I'm all for WNG parts, but if you are trying to solve touch issues, I think this is an inappropriate, or at least unnecessarily complicated way of trying to solve it, especially if you like the way the piano currently sounds. More likely than not, the wood shanks on your piano are perfectly usable. Lubing action centers is notoriously unreliable way of solving friction issues.... you should have replaced all the center pins from the get go, and maybe even re-bushed them.

I like Eds suggestion of changing the knuckle diameter. You could do this to the original shanks, and it'd be a 2 for 1 deal since they could probably stand being replaced anyway.

Followed by a thorough friction treatment and regulation, I bet your piano would see a tremendous improvement.... for a fraction of the cost of new shanks/hammers. I mean, seriously, the parts alone for new shanks and hammers would cost you somewhere in the $800-$900 range, or more, if you get them pre hung. Kind of a waste unless you want to get the WNG just for the sake of having WNG parts... I'm doubtful that this, by itself, will solve your problem. If you are determined to go through with this, you can get 16lb Ronsen Weickert hammers from Dale Erwin pre bored, etc; that is who I use.
_________________________
B.Mus. Piano Performance 2009
M.Mus. Piano Performance & Literature 2011
PTG Associate Member
Certified Dampp-Chaser installer

Top
#2029827 - 02/09/13 11:10 AM Re: Tokiwa or Wessell Nickel & Gross shanks? [Re: Airspeed]
BDB Offline
Yikes! 10000 Post Club Member

Registered: 06/07/03
Posts: 21396
Loc: Oakland
I am reminded of one of the CFIIIses that I had to tune for a pianist I consider as one of the technically best in the world. The touch of this piano had been altered by adding paper clips to the shanks, which had bothered me. The pianist complained, so I had half an hour before the house opened to move all of these paper clips. I did not want to remove them, because I was concerned that the spring tension would be wrong, and besides, it was not my piano.

There are any number of problems in a piano that can be fixed just by standard methods, and can be made worse by complicated methods.
_________________________
Semipro Tech

Top
#2029833 - 02/09/13 11:20 AM Re: Tokiwa or Wessell Nickel & Gross shanks? [Re: BDB]
Ed McMorrow, RPT Offline
1000 Post Club Member

Registered: 12/09/12
Posts: 1959
Loc: Seattle, WA USA
I am with BDB on the paper clips to increase touch resistance. It is not that much more work to remove a key-lead, (if you have the proper tools) and then the rep springs stay where they are, the action controls at soft playing is better, the key return is quicker, and fortissimo playing is less tiring. Inertia is a bitch!
_________________________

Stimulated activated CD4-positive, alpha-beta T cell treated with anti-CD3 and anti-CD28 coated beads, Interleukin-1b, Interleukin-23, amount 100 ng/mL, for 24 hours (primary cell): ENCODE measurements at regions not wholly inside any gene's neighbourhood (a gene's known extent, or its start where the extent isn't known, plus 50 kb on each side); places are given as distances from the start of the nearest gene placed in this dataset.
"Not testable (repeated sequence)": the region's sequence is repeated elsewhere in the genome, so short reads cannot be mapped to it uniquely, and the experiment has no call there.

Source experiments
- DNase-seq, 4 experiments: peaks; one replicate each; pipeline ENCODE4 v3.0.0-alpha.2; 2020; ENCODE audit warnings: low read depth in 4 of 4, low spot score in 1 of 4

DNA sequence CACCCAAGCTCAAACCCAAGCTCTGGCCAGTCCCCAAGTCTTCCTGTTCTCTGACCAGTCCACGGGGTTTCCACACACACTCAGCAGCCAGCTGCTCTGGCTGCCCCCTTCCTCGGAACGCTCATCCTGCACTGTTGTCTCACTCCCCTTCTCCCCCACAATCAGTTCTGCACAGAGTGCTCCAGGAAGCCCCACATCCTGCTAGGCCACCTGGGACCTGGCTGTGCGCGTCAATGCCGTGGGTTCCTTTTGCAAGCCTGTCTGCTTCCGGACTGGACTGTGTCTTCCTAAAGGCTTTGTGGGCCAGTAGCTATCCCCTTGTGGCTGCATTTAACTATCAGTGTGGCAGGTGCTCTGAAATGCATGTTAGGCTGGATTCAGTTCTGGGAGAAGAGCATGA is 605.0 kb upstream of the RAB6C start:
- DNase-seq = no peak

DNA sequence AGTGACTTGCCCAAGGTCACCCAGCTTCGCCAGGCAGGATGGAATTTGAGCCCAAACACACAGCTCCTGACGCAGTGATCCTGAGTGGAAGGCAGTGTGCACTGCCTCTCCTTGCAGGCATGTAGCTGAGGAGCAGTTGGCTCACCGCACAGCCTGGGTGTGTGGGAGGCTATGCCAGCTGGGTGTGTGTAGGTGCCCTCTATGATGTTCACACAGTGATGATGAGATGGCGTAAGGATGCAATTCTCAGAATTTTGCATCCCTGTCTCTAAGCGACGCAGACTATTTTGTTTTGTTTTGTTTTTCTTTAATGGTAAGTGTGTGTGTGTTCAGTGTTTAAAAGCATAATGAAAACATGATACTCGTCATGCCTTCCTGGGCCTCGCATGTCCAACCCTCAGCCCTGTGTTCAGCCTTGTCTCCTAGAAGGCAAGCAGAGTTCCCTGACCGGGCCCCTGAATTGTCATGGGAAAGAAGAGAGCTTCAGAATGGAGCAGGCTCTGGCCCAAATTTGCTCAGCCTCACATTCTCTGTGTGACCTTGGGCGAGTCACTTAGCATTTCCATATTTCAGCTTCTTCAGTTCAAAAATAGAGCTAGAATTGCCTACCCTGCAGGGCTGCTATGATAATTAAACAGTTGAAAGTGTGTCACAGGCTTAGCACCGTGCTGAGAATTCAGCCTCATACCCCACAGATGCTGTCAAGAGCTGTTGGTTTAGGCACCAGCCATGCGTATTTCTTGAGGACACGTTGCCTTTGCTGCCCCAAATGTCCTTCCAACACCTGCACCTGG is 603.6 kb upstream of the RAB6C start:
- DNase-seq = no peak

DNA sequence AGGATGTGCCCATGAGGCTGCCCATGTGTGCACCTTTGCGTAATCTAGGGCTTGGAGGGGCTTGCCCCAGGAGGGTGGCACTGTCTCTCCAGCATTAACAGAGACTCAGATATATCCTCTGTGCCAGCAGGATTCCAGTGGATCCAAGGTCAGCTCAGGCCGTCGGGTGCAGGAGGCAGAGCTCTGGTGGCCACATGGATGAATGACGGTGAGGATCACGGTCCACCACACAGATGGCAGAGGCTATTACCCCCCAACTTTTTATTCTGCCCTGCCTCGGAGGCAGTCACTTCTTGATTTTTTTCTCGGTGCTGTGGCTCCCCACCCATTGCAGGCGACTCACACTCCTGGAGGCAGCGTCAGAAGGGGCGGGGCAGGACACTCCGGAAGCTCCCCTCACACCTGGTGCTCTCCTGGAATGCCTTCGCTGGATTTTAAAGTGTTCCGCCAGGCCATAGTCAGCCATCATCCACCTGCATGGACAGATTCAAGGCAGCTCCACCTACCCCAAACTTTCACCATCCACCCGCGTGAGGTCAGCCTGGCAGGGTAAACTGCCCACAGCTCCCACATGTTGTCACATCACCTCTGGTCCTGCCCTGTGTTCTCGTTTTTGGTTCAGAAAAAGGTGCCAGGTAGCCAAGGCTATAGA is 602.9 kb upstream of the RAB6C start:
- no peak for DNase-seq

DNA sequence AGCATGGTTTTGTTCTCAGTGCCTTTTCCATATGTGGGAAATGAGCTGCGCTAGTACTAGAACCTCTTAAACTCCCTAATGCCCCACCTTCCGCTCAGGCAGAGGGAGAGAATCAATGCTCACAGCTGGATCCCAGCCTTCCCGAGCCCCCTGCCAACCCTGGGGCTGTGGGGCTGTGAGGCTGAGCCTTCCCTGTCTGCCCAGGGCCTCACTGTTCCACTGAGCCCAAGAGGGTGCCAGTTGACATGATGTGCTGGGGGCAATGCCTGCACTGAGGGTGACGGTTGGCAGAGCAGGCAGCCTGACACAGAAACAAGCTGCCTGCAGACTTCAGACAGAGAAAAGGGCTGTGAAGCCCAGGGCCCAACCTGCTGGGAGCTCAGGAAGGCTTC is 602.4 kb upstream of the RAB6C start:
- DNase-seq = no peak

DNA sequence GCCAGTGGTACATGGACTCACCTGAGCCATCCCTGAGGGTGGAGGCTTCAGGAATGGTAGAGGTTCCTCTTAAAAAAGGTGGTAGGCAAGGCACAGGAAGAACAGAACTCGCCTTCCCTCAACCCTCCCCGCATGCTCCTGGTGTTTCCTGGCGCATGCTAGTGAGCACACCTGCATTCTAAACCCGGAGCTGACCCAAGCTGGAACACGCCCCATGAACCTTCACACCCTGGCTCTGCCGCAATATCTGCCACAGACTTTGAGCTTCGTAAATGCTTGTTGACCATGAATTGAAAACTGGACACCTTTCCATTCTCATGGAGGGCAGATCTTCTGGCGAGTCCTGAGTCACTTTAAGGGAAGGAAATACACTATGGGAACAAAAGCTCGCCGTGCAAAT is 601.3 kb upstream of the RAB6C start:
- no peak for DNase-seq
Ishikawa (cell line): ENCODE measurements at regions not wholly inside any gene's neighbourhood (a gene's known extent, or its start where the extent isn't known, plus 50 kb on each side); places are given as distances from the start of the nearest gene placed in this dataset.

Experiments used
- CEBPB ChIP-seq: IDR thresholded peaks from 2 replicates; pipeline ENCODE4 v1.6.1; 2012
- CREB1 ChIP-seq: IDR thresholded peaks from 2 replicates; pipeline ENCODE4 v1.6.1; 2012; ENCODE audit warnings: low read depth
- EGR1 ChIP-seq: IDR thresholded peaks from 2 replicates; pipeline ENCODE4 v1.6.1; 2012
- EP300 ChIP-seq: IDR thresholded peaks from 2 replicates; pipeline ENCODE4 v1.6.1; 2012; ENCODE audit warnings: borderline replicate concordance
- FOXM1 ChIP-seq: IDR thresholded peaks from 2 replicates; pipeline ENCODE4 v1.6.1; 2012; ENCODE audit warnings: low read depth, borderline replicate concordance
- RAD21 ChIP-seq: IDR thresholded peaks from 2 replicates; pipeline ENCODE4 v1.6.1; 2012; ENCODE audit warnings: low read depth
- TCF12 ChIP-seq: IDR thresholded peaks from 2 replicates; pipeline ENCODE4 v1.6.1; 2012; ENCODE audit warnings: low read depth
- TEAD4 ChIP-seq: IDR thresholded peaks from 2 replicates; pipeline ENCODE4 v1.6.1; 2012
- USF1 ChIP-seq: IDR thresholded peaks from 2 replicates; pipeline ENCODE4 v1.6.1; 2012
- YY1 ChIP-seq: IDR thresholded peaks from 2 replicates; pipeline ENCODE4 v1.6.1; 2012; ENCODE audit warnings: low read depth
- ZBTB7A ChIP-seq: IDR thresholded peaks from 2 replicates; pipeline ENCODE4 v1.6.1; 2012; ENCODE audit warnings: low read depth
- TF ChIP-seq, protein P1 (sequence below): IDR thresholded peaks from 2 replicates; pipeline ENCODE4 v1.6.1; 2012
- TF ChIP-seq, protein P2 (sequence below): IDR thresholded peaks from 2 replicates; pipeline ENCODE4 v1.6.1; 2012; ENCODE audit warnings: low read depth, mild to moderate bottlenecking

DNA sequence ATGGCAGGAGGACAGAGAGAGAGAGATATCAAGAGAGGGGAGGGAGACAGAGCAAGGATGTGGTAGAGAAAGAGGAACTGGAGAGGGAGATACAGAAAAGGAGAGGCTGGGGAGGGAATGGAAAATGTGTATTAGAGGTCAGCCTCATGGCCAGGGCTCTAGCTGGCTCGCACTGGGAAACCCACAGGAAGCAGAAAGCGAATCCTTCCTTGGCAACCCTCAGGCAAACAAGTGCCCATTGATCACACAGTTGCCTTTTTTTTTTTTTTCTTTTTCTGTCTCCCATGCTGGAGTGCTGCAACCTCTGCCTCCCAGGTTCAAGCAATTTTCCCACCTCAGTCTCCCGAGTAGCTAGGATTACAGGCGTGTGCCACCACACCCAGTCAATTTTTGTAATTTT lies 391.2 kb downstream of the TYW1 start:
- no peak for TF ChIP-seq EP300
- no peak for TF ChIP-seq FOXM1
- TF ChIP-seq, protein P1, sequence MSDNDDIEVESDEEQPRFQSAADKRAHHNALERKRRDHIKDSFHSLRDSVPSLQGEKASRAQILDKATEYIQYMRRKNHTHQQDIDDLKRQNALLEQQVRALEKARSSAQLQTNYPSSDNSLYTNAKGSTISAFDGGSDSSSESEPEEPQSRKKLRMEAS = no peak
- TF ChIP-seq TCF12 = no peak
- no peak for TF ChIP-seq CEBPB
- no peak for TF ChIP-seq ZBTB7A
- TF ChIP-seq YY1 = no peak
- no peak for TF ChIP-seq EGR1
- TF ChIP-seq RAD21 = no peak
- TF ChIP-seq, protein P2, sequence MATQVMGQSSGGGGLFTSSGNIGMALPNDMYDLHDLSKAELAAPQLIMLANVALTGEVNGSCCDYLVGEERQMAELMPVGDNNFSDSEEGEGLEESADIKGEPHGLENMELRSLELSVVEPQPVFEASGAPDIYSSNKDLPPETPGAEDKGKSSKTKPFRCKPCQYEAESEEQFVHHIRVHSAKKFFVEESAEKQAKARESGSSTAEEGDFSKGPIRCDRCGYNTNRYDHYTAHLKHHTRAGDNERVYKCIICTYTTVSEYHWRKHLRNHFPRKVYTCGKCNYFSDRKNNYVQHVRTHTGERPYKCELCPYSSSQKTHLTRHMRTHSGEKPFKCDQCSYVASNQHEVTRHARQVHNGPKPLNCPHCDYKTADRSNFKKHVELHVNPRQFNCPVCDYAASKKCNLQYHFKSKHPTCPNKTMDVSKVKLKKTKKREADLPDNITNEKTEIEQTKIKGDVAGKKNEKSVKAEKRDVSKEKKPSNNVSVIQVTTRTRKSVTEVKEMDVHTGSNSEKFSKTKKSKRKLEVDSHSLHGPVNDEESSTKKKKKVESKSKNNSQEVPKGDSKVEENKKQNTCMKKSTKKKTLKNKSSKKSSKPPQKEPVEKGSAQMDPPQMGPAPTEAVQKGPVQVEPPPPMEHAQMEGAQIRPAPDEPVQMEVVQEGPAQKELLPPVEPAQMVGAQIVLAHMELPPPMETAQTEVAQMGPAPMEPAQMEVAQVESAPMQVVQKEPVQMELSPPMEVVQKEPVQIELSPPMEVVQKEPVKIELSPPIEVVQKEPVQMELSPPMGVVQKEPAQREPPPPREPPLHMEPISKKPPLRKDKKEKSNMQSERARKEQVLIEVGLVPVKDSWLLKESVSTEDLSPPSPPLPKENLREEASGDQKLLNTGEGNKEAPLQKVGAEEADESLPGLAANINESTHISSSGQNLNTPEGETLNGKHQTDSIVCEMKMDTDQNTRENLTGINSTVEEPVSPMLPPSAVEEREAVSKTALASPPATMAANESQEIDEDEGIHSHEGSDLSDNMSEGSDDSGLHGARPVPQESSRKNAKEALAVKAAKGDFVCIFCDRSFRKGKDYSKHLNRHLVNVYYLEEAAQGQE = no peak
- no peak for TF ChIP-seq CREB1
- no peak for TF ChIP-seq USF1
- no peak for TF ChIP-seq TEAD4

In a seemingly infinite universe-infinite human creativity is-seemingly possible

Top
#2029834 - 02/09/13 11:23 AM Re: Tokiwa or Wessell Nickel & Gross shanks? [Re: Ed McMorrow, RPT]
Ed McMorrow, RPT Offline
1000 Post Club Member

Registered: 12/09/12
Posts: 1959
Loc: Seattle, WA USA
Oh I forgot to add to my post about W,N&G changeout that the treble will sustain and project even more with the lighter hammers and even better-the regulation and stability of tone quality will be ever so much improved.
_________________________
In a seemingly infinite universe-infinite human creativity is-seemingly possible

Top
#2029877 - 02/09/13 12:52 PM Re: Tokiwa or Wessell Nickel & Gross shanks? [Re: Ed McMorrow, RPT]
Airspeed Offline
Full Member

Registered: 01/28/09
Posts: 23
Loc: Washington, D.C.
Original knuckles are 9.78 mm (I guess that really means 9.75). This was my original course of action - just replace the knuckles first. Maybe I should just do that, and re-pin the other shanks I have not pinned yet. This does not seem like a very expensive approach, and if I still don't like the results, then I could think about other steps?

Why would smaller knuckles make a difference?

Again, my other thought was just swapping out the shanks with Tokiwas, keeping the old hammers. That also seem actually pretty straightforward to me. I would then get the original knuckle size, though. A full set of shanks runs around $500.


Edited by Airspeed (02/09/13 01:07 PM)

Top
#2029880 - 02/09/13 01:03 PM Re: Tokiwa or Wessell Nickel & Gross shanks? [Re: Airspeed]
Ed McMorrow, RPT Offline
1000 Post Club Member

Registered: 12/09/12
Posts: 1959
Loc: Seattle, WA USA
Smaller knuckles means less "bump" at escapement. New knuckles means more even friction.
Your latest plan sounds like a good approach for starters. You can glue the new knuckles in like gluing hammers except have the top action upside down on bench and line up new knuckles with straight edge as you dry-fit each one before gluing. You can avoid bumping recently glued ones by alternating installation from center to end to opposite end of the action.
To remove old knuckles I use my small band saw to cut the core nearly flush with shank and then band saw down center of core stopping just before bottom of slot. Use utility knife to remove remaining core and the slot will look just like new.
_________________________
In a seemingly infinite universe-infinite human creativity is-seemingly possible

Top
#2029896 - 02/09/13 01:38 PM Re: Tokiwa or Wessell Nickel & Gross shanks? [Re: Ed McMorrow, RPT]
jim ialeggio Offline
500 Post Club Member

Registered: 06/03/05
Posts: 621
Loc: shirley, MA
Originally Posted By: Ed McMorrow, RPT